Yuma native brews a love of beer, education and punk rock

By Jason Irr

How does someone go from having Green Day crashing on his couch to owning a successful Yuma restaurant? Ask Yuma native Chris Wheeler, co-owner of Prison Hill Brewing Company in downtown Yuma.

But there's more to Wheeler than either of these accomplishments. This graduate of Kofa High School and the University of Arizona has three undergraduate degrees -- in Psychology, Chemistry and Molecular and Cellular Biology -- as well as a graduate degree in Clinical and Applied Neuroscience.

"I got into brewing because I like beer, and when I was about 19 I didn't have a fake ID," says Wheeler. "I was tired of waiting for people to buy me booze, so I ordered a beer-making kit out of the back of Rolling Stone magazine. It was cheaper than the beer I had bought before, and it was often better."

Wheeler says that one key to making good beer is a good source of water. Many of the recipes he has been brewing and perfecting for fifteen years have now made their way onto Prison Hill Brewing Company's menu, except now on a far larger scale.

When he was in school, he watched his group of friends smoking a lot of dope and doing a whole lot of nothing, and he always asked, "What in the world are you guys doing?" Other friends got into sports or theatre, which he had no patience for. Instead, he got into punk rock when his friend Greg Rushin left a tape of the band Agent Orange in his stereo. Around that same time, there was an import section at the local record store that sold vinyls, and he thought the cover of a certain album looked cool, so he bought it.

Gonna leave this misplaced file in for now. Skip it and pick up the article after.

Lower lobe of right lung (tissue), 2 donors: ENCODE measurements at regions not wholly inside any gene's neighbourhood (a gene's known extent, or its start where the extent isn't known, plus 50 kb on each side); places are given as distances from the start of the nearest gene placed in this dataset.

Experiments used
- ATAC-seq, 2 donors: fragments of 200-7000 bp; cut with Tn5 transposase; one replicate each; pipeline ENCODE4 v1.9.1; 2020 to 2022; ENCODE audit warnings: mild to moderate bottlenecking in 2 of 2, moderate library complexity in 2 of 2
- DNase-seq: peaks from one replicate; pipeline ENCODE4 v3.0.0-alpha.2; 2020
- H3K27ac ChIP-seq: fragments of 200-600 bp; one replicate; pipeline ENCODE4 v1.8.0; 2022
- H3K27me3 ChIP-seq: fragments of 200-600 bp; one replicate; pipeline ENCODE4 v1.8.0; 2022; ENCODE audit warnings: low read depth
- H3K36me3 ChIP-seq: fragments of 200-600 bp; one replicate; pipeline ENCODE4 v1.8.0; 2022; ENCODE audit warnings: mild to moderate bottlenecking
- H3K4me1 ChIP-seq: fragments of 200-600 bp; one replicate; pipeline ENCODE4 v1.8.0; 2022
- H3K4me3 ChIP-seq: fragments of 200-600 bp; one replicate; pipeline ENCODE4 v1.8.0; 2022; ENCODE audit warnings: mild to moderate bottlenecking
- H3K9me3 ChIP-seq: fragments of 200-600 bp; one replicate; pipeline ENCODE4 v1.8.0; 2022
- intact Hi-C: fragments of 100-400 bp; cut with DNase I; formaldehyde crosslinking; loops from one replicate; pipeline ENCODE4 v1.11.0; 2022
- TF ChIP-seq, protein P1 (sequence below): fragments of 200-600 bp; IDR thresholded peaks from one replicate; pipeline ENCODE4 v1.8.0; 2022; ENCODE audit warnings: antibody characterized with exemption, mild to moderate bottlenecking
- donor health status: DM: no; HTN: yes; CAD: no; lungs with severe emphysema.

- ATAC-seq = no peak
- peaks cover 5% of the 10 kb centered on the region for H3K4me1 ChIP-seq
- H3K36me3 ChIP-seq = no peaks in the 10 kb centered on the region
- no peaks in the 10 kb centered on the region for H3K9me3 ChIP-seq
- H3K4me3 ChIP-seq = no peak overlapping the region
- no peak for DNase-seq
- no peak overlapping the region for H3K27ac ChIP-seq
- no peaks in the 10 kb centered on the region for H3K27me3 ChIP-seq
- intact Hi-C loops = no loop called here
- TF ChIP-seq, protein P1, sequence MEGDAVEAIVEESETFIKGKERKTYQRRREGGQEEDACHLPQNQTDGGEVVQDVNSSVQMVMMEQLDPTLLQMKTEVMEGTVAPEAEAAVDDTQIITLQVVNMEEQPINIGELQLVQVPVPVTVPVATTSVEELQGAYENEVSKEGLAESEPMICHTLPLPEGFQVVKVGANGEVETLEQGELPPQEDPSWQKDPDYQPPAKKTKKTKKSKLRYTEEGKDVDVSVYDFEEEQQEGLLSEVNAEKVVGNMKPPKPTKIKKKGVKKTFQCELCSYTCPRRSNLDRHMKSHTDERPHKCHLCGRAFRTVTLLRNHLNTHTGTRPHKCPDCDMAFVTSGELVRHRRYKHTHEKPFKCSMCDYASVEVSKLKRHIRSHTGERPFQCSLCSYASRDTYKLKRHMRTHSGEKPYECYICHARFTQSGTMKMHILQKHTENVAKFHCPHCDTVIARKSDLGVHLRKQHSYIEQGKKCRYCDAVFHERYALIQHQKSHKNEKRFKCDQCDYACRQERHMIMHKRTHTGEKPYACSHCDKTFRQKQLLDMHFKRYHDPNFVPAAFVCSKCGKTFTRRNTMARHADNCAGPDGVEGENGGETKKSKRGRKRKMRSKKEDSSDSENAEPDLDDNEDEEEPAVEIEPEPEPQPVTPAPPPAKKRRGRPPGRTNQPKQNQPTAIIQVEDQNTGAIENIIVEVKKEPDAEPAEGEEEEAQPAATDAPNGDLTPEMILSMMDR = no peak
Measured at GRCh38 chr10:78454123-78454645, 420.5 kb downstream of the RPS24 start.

"I literally put the needle to the vinyl, and it changed my life," he said.

Wheeler enjoys punk rock because of its fast pace and one to two minute songs with people singing who had education.

"A lot of the bands I listen to have Ph.D.s fronting the bands," he says. "Bad Religion is fronted by a guy who has a Ph.D. in Zoology. No Bad Oil is fronted by a lawyer. The guy who fronts the Descendants has a degree in molecular and cellular biology -- the same degree I have."

Wheeler describes how bubblegum pop on Top 40 radio used words he had learned in second grade, but with punk rock he would often find himself using the dictionary.

"Too many people abandon their education for the simple and benign, and that's not for me," says Wheeler.

This path of a good education and a love for punk rock led him to buy a house in Tucson where he rented out two rooms which would often be a place for traveling bands to crash after they played downtown. One band who crashed at Wheeler's place in its early days was recently inducted into the Rock and Roll Hall of Fame -- Green Day. The band performed in his back yard, and the picture for the back vinyl cover of the 1992 Green Day album Kerplunk was taken at that backyard performance.

For a number of years, Wheeler owned a medical business, which he sold in 2009. When he moved back to Yuma in 2010 to be closer to his parents and to raise his son, he took a job with the YMCA. Near the end of that project, his current business partners approached him with the opportunity of starting a brewery, knowing he had experience brewing as an undergrad.

"The hardest part was getting the federal licensing and everything to become a brewery since breweries are considered manufacturers of a highly taxable good, and that is something that the Feds super-regulate," says Wheeler.

The status quo has never fit Wheeler well, so he chose a path of becoming a well-rounded, well-educated punk rocker-scientist-brewmaster who always strives for greatness even if it takes him out of his comfort zone. He's a prime example of his own motto, "It's good to be different for the sake of being different."

 Photo by Pam Black

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